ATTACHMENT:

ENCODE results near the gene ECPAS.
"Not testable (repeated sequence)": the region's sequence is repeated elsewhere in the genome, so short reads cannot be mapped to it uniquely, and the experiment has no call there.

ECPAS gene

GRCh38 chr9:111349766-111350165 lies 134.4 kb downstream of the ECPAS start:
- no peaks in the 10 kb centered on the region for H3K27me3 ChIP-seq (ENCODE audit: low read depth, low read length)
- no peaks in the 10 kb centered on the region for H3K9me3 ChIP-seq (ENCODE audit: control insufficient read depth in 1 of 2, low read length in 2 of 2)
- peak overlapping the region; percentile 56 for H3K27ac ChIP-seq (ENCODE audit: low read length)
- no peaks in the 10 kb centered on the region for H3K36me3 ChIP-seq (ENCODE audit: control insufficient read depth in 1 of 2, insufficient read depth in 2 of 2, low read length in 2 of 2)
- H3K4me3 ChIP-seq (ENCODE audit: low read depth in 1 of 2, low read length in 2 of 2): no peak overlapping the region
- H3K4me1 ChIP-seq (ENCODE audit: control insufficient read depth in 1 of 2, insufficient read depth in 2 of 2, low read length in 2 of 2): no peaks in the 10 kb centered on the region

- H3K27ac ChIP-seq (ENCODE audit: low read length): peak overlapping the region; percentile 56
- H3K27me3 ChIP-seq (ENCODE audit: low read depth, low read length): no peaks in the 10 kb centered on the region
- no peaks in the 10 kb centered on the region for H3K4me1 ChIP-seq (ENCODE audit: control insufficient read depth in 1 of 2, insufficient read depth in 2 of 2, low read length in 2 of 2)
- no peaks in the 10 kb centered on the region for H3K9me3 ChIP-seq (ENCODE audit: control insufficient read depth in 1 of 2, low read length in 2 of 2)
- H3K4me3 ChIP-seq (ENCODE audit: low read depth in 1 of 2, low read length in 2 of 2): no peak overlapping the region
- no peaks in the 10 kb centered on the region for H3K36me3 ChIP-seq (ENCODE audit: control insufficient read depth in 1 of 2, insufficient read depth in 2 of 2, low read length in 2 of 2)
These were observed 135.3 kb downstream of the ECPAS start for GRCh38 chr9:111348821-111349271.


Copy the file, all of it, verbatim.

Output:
ENCODE results near the gene ECPAS.
"Not testable (repeated sequence)": the region's sequence is repeated elsewhere in the genome, so short reads cannot be mapped to it uniquely, and the experiment has no call there.

ECPAS gene

GRCh38 chr9:111349766-111350165 lies 134.4 kb downstream of the ECPAS start:
- no peaks in the 10 kb centered on the region for H3K27me3 ChIP-seq (ENCODE audit: low read depth, low read length)
- no peaks in the 10 kb centered on the region for H3K9me3 ChIP-seq (ENCODE audit: control insufficient read depth in 1 of 2, low read length in 2 of 2)
- peak overlapping the region; percentile 56 for H3K27ac ChIP-seq (ENCODE audit: low read length)
- no peaks in the 10 kb centered on the region for H3K36me3 ChIP-seq (ENCODE audit: control insufficient read depth in 1 of 2, insufficient read depth in 2 of 2, low read length in 2 of 2)
- H3K4me3 ChIP-seq (ENCODE audit: low read depth in 1 of 2, low read length in 2 of 2): no peak overlapping the region
- H3K4me1 ChIP-seq (ENCODE audit: control insufficient read depth in 1 of 2, insufficient read depth in 2 of 2, low read length in 2 of 2): no peaks in the 10 kb centered on the region

- H3K27ac ChIP-seq (ENCODE audit: low read length): peak overlapping the region; percentile 56
- H3K27me3 ChIP-seq (ENCODE audit: low read depth, low read length): no peaks in the 10 kb centered on the region
- no peaks in the 10 kb centered on the region for H3K4me1 ChIP-seq (ENCODE audit: control insufficient read depth in 1 of 2, insufficient read depth in 2 of 2, low read length in 2 of 2)
- no peaks in the 10 kb centered on the region for H3K9me3 ChIP-seq (ENCODE audit: control insufficient read depth in 1 of 2, low read length in 2 of 2)
- H3K4me3 ChIP-seq (ENCODE audit: low read depth in 1 of 2, low read length in 2 of 2): no peak overlapping the region
- no peaks in the 10 kb centered on the region for H3K36me3 ChIP-seq (ENCODE audit: control insufficient read depth in 1 of 2, insufficient read depth in 2 of 2, low read length in 2 of 2)
These were observed 135.3 kb downstream of the ECPAS start for GRCh38 chr9:111348821-111349271.